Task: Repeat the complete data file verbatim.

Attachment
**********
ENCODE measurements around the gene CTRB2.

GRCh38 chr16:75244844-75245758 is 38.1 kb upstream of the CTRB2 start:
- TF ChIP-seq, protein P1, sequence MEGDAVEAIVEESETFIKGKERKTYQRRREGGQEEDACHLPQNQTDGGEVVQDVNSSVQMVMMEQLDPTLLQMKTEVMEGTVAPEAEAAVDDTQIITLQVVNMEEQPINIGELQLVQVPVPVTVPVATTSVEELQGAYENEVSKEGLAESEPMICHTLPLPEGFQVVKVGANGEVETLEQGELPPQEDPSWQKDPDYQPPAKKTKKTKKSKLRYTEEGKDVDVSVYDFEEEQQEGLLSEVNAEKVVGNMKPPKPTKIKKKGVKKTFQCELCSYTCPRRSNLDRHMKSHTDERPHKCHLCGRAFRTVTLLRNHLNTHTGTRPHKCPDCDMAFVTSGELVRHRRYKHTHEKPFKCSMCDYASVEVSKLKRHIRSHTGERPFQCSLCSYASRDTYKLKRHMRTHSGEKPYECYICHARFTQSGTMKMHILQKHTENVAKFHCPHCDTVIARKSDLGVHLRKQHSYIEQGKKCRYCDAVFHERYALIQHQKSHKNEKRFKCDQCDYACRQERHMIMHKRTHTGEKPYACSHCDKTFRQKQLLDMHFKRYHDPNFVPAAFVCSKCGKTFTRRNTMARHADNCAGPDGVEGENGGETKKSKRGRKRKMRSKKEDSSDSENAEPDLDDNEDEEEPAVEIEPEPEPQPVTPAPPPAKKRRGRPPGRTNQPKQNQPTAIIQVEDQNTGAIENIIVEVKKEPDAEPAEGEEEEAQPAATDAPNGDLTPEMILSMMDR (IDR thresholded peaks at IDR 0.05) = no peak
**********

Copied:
ENCODE measurements around the gene CTRB2.

GRCh38 chr16:75244844-75245758 is 38.1 kb upstream of the CTRB2 start:
- TF ChIP-seq, protein P1, sequence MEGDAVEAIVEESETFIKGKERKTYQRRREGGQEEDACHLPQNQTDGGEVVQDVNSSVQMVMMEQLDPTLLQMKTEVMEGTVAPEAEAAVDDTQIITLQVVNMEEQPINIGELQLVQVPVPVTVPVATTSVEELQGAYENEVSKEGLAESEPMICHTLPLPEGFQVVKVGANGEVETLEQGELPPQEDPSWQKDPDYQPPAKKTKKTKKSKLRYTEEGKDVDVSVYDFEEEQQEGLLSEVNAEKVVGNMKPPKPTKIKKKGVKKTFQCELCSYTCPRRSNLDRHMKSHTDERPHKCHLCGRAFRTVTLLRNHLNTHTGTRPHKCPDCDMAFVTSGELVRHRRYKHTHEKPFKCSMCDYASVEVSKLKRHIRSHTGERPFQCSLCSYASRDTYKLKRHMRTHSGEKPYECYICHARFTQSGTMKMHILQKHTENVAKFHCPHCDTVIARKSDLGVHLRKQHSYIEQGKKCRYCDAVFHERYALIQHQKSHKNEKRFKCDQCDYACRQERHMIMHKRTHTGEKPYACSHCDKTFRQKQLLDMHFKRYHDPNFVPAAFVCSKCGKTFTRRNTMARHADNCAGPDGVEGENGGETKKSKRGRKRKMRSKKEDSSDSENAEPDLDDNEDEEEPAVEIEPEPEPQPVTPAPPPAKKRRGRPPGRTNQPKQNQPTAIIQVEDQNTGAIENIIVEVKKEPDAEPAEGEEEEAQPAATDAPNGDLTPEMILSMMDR (IDR thresholded peaks at IDR 0.05) = no peak